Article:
NASA confirms the demolition next year of 50 Years old Moon Landing LabVijayan Sankar (Author) Published Date : Sep 25, 2019 11:10 IST
50 years old NASA's moon landing lab to be demolished next year: NASA confirms the demolition next year of the half a century old historic quarantine where Neil Armstrong and colleagues were kept after the moon mission. It is due to the economic survey of 2015, which declared the building could not be fixed for use.
Iconic moon landing lab to be replaced with energy-efficient building in 2020: The historic building was built in Houston to be used as moon landing lab for Apollo 1. It was here during 1969 after completing the historic moon mission, Niel Armstrong and his colleagues and stones from moon kept safe for three weeks to be checked for carrying infectious diseases. After nearly 50 years of the lunar mission and its celebrations recently, the announcement of NASA to demolish it was reported today. In place of the old iconic building, there will be new energy-efficient building housing the artifacts saved from the old one for remembrance.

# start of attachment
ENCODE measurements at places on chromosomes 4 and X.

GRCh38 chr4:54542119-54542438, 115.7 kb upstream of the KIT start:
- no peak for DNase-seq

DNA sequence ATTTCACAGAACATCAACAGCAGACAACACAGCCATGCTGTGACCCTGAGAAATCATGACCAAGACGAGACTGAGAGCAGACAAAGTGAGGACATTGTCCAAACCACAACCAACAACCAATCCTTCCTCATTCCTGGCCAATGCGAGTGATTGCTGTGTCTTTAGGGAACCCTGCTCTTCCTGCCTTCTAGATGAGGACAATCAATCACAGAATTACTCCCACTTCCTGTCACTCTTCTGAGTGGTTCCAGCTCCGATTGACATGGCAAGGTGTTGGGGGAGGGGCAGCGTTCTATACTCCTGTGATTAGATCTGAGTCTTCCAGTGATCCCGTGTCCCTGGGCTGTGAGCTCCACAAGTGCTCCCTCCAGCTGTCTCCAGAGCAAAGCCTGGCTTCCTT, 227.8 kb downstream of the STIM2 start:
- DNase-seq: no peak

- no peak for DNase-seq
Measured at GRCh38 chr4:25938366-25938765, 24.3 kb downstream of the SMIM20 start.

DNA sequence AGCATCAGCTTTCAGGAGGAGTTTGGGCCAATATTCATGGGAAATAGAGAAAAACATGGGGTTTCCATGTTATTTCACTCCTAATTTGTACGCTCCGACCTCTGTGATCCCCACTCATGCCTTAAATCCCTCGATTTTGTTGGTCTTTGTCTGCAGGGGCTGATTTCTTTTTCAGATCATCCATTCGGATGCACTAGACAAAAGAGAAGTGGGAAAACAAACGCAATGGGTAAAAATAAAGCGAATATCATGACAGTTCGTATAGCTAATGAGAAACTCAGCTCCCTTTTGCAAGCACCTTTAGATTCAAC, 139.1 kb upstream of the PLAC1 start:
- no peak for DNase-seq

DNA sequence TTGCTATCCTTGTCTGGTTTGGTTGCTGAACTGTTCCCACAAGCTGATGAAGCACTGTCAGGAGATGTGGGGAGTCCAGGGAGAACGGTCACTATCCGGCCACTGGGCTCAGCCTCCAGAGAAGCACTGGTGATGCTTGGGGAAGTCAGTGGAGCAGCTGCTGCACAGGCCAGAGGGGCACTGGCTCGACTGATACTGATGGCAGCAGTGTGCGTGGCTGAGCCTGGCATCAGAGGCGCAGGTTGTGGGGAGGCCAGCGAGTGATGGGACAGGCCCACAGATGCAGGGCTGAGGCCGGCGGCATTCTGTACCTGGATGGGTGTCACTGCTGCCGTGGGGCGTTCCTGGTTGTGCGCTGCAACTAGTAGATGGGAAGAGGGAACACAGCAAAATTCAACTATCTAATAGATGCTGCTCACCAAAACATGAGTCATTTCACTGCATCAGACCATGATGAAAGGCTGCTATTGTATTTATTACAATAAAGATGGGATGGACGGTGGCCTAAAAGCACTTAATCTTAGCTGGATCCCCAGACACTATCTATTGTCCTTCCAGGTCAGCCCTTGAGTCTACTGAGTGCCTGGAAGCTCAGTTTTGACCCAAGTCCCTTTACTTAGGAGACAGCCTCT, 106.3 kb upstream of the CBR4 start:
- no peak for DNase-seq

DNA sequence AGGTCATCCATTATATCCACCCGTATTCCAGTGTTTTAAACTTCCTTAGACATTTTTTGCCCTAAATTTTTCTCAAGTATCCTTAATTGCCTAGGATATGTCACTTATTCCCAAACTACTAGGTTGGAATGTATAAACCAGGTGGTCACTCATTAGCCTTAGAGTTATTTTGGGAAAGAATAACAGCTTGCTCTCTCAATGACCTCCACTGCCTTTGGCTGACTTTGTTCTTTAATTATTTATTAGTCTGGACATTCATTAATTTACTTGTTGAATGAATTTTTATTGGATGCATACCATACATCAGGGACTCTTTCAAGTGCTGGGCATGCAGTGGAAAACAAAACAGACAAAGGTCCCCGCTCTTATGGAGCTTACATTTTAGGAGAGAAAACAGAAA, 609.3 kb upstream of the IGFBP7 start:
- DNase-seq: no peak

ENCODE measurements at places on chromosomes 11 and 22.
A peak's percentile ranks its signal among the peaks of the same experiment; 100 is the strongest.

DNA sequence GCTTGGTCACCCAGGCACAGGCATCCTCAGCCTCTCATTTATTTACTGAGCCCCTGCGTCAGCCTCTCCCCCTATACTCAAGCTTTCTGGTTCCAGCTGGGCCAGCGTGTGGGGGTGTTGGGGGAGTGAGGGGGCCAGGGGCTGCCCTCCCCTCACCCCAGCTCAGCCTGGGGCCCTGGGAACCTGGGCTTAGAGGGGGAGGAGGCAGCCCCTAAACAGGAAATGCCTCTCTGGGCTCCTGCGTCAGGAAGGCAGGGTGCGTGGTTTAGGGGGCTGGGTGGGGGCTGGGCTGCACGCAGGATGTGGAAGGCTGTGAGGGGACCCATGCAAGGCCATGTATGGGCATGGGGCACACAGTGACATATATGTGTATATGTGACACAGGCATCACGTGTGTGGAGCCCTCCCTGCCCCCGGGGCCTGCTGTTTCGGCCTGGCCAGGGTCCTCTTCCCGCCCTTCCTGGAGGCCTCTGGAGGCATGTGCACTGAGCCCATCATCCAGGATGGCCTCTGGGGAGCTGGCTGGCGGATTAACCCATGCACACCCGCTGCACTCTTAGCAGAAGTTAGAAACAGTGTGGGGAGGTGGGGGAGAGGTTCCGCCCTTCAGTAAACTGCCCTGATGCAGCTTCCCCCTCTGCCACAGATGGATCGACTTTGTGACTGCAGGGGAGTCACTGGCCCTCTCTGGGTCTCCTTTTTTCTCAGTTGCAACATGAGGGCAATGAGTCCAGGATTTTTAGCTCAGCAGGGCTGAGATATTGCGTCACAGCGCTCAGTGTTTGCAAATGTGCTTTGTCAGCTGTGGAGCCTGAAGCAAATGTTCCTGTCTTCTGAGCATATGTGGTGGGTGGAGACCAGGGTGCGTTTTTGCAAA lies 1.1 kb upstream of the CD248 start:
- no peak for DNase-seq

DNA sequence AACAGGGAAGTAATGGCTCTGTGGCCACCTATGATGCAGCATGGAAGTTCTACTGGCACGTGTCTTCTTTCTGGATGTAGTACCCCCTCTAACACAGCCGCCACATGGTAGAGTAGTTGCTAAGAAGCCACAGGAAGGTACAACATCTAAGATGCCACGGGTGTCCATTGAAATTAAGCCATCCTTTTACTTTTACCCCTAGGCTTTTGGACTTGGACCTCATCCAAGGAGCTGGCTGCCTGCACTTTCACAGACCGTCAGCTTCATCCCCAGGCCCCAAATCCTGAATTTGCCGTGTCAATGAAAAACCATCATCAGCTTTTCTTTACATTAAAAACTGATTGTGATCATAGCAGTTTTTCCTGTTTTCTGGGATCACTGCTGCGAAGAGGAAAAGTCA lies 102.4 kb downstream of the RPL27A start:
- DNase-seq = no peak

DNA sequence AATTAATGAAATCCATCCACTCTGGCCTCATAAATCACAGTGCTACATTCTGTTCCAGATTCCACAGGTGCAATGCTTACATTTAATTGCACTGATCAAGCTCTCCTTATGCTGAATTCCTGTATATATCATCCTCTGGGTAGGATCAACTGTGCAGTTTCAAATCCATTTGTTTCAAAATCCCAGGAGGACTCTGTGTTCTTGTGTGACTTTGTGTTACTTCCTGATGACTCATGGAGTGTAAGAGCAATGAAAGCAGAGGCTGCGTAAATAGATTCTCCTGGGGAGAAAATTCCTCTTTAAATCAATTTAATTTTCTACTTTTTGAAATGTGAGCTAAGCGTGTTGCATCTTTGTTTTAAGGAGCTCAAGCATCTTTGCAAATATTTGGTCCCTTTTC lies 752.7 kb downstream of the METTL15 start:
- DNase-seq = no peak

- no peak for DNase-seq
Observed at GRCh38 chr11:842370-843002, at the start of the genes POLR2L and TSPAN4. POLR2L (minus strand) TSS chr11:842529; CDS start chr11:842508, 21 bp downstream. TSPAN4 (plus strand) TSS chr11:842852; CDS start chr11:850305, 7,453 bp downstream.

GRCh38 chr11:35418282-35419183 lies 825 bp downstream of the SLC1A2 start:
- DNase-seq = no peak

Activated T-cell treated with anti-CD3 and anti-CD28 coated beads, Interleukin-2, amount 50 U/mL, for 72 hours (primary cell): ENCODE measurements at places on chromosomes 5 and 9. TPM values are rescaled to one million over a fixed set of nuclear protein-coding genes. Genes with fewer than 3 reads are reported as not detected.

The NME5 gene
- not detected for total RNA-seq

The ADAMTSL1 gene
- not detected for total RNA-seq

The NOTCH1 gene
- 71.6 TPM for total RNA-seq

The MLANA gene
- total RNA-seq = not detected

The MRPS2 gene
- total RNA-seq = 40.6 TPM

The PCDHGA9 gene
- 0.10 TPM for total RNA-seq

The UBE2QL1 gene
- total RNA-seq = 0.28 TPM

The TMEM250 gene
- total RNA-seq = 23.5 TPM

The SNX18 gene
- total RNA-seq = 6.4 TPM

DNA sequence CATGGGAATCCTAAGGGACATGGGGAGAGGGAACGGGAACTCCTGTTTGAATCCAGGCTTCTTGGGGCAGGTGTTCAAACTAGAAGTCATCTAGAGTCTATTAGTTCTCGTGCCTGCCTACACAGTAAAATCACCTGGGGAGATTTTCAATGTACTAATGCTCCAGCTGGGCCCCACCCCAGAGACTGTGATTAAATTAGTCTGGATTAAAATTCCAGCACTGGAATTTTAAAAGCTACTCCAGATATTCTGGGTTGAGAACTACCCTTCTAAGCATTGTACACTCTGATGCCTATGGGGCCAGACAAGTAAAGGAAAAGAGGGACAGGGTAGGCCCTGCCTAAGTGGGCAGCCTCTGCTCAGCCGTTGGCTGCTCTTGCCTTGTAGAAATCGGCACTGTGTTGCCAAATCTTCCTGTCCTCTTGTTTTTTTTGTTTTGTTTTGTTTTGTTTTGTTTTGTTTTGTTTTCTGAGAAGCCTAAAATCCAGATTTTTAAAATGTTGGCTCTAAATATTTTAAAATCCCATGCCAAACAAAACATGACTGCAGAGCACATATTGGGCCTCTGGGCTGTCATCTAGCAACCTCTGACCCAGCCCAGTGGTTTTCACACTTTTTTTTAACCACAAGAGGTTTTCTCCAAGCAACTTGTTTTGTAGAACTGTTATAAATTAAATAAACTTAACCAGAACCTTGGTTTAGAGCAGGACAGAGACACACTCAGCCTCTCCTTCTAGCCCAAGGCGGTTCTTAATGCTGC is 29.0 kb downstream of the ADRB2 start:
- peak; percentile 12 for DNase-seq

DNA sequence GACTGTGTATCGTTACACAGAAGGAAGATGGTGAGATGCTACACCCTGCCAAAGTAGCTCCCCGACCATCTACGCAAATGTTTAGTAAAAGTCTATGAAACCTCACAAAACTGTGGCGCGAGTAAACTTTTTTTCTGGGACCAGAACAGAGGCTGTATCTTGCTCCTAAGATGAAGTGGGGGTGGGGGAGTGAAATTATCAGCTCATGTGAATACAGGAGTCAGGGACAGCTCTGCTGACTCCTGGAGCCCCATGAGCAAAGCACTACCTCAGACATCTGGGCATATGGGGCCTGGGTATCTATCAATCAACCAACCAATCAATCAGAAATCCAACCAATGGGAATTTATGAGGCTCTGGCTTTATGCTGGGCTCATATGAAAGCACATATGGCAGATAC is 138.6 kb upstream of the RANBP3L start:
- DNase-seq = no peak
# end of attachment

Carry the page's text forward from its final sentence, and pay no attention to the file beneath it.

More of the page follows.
Americans express anguish over the demolition of the moon mission lab: Expressing concern over the demolition of such a historic building, many Americans were anguished. Sandra Tetley, who was the preservation officer of the landmark building, said it is a shame to lose the building. Everett Gibson, a retired senior scientist in the said lab, was anxious about it.
But the said Johnson Space center lab was not used for the past two years. Also, after being used as the quarantine in 1969, it was only used for astronaut health projects. But with many electrical and civil issues, it faces demolition being unable to fix it back. A Dallas based HDR architecture firm is to give a contract to design the replacement building of the lab at the cost of 5.7 million dollars.
The building may go, but the memories of 1969 when Armstrong first kept his foot on the moon will be never be forgotten.
NASA confirms the demolition next year of 50 Years old Moon Landing Lab